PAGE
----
And then like that, Michigan St lost to UCONN in the Elite Eight and a few days later Lacey was gone. Cancer took her life on April 9th.
That morning I got an email from a co-worker at 6 AM with subject line “Sad News. Lacey passed Away.” An hour later, I got a text from my mom with the same bad news. I read the article on CNN and couldn’t help but cry. As quickly as she had entered our lives, she was taken from us.
But in the short two weeks that Lacey was part of our lives, in this weird way, I felt like I knew her. We all felt that way. She managed to touch our hearts so profoundly and teach the entire world about courage, love and the true meaning of friendship.
I am thankful that Lacey entered my life for a brief moment. And I’m equally thankful for Jeff for having the courage to start the GiveForward page. He didn’t know Lacey’s family and he had no idea what would happen once he started the page. They could have reacted horribly or been offended by his gesture. He took a risk that he would fall flat on his face, but he did it anyway, because on that day, he decided he wasn’t going to be a bystander.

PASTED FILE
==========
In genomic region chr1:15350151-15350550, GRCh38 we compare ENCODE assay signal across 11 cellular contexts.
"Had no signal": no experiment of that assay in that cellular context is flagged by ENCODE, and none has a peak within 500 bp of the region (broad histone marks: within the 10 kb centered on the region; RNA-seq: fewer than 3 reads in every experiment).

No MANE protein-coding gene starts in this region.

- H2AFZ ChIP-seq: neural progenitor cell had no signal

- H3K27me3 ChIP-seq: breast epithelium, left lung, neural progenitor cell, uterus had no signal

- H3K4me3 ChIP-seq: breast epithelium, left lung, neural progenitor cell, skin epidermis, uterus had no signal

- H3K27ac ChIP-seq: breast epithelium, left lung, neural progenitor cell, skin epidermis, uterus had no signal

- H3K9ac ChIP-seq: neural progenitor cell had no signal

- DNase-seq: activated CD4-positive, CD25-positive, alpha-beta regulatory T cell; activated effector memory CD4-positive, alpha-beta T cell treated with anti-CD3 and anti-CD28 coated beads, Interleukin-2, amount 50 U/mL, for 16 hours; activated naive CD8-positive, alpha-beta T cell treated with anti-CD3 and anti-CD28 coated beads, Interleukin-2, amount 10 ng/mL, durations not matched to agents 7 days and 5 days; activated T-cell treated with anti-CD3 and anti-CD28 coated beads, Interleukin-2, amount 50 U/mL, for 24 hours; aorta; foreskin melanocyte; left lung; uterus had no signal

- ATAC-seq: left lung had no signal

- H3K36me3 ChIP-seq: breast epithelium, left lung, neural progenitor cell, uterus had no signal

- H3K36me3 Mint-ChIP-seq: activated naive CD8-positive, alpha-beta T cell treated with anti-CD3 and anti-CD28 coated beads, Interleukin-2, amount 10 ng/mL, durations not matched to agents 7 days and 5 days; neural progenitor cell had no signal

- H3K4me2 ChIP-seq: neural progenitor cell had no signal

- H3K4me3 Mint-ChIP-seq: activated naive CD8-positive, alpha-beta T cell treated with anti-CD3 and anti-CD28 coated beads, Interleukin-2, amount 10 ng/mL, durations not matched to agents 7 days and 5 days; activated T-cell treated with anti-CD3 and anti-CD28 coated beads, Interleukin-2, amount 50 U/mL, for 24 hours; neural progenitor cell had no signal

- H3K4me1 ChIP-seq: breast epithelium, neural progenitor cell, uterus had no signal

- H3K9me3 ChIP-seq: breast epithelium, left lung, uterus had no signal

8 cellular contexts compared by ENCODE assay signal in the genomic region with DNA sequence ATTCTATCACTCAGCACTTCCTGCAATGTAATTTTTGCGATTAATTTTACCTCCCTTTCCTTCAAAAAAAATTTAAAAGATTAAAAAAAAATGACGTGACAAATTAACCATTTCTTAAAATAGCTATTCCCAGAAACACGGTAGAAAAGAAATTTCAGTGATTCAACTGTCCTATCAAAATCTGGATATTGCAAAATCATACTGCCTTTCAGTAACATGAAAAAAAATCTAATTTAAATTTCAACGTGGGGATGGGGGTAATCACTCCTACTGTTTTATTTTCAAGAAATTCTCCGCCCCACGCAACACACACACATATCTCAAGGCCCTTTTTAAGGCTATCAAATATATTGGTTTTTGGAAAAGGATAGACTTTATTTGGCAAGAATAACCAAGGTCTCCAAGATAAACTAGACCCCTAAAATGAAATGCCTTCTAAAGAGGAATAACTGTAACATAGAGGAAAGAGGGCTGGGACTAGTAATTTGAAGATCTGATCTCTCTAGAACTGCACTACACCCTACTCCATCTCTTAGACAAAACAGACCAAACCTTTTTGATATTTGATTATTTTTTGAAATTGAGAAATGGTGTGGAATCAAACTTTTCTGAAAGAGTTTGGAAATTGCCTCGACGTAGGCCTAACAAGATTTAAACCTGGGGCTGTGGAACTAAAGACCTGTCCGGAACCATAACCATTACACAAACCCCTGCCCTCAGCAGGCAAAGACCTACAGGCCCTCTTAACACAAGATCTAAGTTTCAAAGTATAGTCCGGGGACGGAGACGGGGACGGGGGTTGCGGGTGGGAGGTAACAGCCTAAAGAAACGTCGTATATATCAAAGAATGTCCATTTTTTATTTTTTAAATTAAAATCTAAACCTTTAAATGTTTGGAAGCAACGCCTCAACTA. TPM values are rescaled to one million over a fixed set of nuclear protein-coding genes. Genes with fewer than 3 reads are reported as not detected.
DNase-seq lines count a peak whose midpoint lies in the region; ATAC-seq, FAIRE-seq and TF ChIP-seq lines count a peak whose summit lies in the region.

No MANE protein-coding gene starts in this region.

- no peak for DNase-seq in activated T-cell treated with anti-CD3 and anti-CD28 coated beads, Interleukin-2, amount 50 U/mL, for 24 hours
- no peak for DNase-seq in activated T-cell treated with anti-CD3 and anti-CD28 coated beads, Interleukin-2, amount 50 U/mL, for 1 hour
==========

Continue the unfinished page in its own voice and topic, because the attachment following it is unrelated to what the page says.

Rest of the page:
Because he had the courage to take that risk, the world was better for it.
And I think that is awesome. So, today on the anniversary of the Boston marathon bombing, I encourage everyone for this one day to stop being a bystander. Let’s honor those who lost their lives by pledging to live ours to the fullest.
Yes, it can be scary to live life out on the limb and put ourselves into a position of uncertainty where we might face rejection or failure. But if we can train ourselves to live a little further out on that limb, even if it’s just for one day every year, we’ll start to see that life on the limb is where all the magic happens. All the highs and lows of life, all the moments that make life worth living, they all happen when we stop being bystanders.
On April 15th, 2014 I’m choosing to live out on the limb. For the next 24 hours, I hope you do too.